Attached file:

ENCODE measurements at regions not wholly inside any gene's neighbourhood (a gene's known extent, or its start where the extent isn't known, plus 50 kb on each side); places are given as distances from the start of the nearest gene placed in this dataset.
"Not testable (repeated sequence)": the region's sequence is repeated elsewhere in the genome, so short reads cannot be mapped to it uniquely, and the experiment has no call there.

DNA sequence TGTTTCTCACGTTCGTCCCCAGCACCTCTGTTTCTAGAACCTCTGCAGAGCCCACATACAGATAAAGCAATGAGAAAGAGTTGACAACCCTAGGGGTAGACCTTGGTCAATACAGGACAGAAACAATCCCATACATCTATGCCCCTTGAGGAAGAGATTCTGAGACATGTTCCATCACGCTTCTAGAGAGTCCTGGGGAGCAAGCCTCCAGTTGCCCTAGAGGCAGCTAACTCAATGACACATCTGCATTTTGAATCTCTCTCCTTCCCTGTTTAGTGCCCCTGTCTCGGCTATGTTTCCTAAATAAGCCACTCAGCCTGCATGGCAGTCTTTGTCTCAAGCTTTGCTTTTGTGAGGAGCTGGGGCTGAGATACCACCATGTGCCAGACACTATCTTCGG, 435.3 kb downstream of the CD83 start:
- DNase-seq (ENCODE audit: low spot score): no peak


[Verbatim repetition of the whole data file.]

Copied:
ENCODE measurements at regions not wholly inside any gene's neighbourhood (a gene's known extent, or its start where the extent isn't known, plus 50 kb on each side); places are given as distances from the start of the nearest gene placed in this dataset.
"Not testable (repeated sequence)": the region's sequence is repeated elsewhere in the genome, so short reads cannot be mapped to it uniquely, and the experiment has no call there.

DNA sequence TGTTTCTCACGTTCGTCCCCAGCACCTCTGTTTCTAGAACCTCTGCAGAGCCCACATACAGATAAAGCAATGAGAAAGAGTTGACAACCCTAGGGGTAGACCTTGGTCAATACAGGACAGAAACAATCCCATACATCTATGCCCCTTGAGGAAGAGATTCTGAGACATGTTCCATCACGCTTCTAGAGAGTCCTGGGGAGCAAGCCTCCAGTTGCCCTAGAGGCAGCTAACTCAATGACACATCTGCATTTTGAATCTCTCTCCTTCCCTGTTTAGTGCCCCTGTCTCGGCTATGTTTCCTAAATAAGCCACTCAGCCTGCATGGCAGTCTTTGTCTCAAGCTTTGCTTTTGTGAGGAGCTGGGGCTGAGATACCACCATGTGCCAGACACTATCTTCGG, 435.3 kb downstream of the CD83 start:
- DNase-seq (ENCODE audit: low spot score): no peak